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8. I have done my best to reflect American culture [or its lack], and have found it impossible to do so when I am out of the country for extended periods. Its culture [or lack] doesn’t penetrate very far into foreign lands, and it is impossible to really reflect the country’s culture when one is not steeped in the Modern American Zeitgeist.

6. Our democracy has been replaced by a plutocracy (government by the wealthy). The rich keep making more rules to make themselves richer, they get the U.S. involved in foreign wars through false flag operations (Nayirah testimony, Saddam’s WMDs) and the like (Timber Sycamore) because war is profitable and, to pay for the wars thereby lining their own pockets, education is cut, help for poor people is cut, millions are thrown off health care, and virtually everything that can be termed ‘humanitarian’ vanishes. The wage gap keeps growing wider and wider, to unprecedented widths, through such devices as the recently-passed Tax Bill (Ayn-Rand-asshole Paul Ryan’s raison d’être), and the poor and middle class suffer.

5. It’s obvious we don’t have a democracy because the laws never seem to reflect the will of the people, most of who want sensible gun laws, environmental regulations (see Flint, Michigan), campaign finance reform (Citizens United), DACA, net neutrality, enough control over the banks so the country doesn’t have another fiscal meltdown, healthcare that doesn’t bankrupt families, a livable wage, etc., etc.

4. The two-party system is really a one-party system now, each party bowing down to their corporate overlords, and the Democrats would rather see a Republican win than a Liberal or Socialist like Bernie Sanders, while the deck is increasingly stacked against ever creating a third party. The consolidation of media companies means less and less voices, the wealth of the media companies means no dissenting voices (a successful teachers’ strike will get virtually no media coverage because it might give other teachers ideas or, God forbid, encourage unionization), and the spread of the likes of Sinclair Broadcast Group makes sure the talking-point lies make it down to the grass-roots level. Comics like Bill Maher and Stephen Colbert do a great job poking fun at individuals like Trump, but they never really challenge the underlying system, which is diseased at its core.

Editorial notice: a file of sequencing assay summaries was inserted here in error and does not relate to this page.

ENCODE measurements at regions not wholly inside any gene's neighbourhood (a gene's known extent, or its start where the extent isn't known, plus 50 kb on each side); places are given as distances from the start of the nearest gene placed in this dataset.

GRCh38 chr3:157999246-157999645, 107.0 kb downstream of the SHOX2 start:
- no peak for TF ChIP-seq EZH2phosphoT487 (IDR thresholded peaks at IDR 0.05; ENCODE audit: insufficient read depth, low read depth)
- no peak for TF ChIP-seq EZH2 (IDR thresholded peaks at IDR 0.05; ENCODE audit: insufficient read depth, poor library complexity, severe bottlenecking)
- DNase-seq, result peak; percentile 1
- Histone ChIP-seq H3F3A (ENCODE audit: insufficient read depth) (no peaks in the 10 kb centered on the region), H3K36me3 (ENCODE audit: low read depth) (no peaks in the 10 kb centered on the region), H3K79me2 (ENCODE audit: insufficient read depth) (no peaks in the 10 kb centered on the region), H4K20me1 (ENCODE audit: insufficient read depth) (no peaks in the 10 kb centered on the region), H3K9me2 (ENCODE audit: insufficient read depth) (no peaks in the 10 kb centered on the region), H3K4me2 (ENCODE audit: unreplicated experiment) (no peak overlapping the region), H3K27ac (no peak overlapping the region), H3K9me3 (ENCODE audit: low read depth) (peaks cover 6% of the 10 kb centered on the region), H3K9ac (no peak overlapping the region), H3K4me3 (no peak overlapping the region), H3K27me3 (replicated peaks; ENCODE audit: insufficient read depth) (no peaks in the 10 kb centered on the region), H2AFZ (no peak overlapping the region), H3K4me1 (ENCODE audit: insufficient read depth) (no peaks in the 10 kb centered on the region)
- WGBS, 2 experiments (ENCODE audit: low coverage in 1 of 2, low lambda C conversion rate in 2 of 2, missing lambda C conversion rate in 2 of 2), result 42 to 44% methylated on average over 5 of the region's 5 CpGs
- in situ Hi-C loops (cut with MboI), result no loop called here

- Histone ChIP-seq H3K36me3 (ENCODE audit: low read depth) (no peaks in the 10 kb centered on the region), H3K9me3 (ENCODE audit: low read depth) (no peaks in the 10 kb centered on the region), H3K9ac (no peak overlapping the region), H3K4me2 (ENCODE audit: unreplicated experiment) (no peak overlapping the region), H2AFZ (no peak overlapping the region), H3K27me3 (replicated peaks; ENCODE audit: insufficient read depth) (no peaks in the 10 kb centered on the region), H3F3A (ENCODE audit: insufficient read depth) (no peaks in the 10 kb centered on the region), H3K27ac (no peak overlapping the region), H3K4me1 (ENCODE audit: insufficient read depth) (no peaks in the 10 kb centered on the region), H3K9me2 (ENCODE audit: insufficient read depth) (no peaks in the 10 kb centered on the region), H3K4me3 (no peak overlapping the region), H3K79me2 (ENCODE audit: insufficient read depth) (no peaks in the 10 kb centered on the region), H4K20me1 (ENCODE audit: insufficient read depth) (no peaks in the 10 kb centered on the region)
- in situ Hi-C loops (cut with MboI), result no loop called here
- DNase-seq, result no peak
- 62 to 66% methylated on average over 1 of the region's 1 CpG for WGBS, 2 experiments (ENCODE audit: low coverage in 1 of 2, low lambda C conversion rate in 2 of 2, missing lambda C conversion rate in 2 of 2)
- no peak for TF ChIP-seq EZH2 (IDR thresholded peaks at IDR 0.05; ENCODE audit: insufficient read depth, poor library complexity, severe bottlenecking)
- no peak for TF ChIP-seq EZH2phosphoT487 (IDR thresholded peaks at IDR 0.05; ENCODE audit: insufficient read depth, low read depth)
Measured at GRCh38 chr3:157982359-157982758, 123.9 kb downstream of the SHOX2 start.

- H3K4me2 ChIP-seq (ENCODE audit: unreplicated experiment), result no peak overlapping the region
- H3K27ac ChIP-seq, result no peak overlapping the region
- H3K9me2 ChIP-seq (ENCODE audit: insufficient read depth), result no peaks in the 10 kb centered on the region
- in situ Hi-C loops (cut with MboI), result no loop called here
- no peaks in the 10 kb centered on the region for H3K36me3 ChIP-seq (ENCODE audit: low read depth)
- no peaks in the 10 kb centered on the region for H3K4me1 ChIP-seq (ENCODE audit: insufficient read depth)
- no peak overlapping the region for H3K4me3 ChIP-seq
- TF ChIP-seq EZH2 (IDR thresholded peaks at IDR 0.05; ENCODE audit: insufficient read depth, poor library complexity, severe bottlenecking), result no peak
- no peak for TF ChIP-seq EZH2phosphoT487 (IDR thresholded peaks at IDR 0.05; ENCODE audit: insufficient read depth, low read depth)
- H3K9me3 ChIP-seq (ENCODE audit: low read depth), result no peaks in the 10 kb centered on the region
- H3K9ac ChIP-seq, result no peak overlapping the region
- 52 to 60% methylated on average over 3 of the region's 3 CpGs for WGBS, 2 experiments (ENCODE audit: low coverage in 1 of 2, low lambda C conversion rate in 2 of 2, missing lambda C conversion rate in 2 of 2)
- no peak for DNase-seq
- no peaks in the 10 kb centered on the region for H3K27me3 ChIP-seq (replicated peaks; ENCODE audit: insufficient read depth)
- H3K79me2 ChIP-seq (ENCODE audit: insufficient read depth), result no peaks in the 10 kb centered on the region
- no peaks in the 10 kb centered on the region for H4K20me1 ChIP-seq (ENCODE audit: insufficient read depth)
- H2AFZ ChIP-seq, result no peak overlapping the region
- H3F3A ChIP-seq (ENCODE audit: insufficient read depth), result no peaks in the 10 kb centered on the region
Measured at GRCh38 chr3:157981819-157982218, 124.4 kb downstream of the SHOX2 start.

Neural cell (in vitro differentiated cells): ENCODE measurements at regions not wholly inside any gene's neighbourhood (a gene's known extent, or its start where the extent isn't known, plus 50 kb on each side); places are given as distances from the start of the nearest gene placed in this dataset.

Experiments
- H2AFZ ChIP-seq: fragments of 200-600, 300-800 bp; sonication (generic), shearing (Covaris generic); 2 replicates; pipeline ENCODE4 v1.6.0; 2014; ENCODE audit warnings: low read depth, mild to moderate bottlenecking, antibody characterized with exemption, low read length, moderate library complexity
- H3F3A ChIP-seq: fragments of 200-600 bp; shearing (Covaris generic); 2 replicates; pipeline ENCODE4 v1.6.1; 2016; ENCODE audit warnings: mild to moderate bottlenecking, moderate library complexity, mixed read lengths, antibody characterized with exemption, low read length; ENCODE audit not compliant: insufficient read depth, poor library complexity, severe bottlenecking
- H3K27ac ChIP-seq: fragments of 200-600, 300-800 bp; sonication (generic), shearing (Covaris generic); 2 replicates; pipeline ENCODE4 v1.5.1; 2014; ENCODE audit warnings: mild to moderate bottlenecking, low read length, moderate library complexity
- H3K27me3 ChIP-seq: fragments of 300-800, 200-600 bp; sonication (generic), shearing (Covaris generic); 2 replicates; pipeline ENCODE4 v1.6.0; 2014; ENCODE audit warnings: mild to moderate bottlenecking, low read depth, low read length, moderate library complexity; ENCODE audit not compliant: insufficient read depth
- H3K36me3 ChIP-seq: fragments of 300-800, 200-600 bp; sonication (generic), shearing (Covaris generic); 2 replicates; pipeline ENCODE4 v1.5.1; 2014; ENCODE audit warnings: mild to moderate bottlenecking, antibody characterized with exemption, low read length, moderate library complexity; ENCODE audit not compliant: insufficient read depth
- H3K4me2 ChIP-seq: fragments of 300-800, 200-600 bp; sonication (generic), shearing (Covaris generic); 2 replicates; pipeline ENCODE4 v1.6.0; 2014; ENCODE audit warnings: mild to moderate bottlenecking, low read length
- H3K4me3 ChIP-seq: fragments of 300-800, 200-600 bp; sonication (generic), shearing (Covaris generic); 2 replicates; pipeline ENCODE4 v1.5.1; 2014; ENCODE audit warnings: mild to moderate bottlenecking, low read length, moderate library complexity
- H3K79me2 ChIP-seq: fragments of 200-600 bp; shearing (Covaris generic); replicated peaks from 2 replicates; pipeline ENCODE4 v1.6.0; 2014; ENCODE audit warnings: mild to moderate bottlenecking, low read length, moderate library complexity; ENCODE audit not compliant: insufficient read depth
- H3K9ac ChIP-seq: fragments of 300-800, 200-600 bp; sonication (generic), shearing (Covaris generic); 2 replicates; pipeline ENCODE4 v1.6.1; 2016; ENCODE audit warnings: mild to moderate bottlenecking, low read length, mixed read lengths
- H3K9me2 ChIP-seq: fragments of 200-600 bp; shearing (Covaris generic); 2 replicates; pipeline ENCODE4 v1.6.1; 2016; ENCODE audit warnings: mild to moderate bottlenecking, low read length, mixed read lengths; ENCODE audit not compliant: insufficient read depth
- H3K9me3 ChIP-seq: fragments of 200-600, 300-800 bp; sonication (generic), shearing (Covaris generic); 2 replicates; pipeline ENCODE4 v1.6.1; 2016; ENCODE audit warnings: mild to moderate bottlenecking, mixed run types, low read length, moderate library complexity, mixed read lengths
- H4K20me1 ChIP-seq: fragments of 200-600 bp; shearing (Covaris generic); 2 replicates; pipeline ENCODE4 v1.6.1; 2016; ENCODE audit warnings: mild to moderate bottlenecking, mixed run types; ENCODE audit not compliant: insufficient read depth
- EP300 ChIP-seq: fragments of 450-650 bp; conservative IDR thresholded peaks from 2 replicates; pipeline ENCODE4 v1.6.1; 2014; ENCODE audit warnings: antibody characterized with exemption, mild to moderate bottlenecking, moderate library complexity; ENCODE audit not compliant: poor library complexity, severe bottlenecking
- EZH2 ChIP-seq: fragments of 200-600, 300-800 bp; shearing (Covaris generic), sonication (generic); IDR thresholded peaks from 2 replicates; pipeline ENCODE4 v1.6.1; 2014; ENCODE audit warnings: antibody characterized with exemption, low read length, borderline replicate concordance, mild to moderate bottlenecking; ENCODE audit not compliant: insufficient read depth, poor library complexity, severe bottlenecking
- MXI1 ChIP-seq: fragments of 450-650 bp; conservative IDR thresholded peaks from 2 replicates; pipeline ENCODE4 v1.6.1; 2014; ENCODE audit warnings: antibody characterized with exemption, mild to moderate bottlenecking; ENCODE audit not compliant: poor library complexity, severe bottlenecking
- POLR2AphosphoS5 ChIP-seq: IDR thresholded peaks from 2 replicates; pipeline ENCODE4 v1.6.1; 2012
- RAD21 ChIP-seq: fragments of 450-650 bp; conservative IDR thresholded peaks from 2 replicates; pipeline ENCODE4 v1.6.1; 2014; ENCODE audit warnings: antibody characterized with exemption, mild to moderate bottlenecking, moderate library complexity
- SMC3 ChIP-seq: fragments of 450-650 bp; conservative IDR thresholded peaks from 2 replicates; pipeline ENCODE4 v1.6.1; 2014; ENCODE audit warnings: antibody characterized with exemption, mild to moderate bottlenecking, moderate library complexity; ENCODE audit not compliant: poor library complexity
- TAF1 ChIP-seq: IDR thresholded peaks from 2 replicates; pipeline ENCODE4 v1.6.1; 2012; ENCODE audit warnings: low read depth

3. I’ve spent the last 20 years working in education (at Temple University’s Center on Innovations in Learning) and education has become a joke, with Betsy DeVos appointed Secretary of Education, schools crumbling, and students daily facing the possibility of getting shot. Teachers are paid a pitiful salary, some working three jobs and selling blood, and when they try to strike, their opponents get talking points to discredit them from the State Policy Network, funded by the Koch brothers and the Walton Family Foundation. And if a school can’t afford supplies and a teacher decides to step up and buy their students paper and pencils, the teachers used to be able to take a tax deduction — but not under the new Tax Bill, which now lets the One Percenters deduct expenses for their private jets. But then, if you can keep the electorate stupid, they’re easier to lie to and easier to steal from.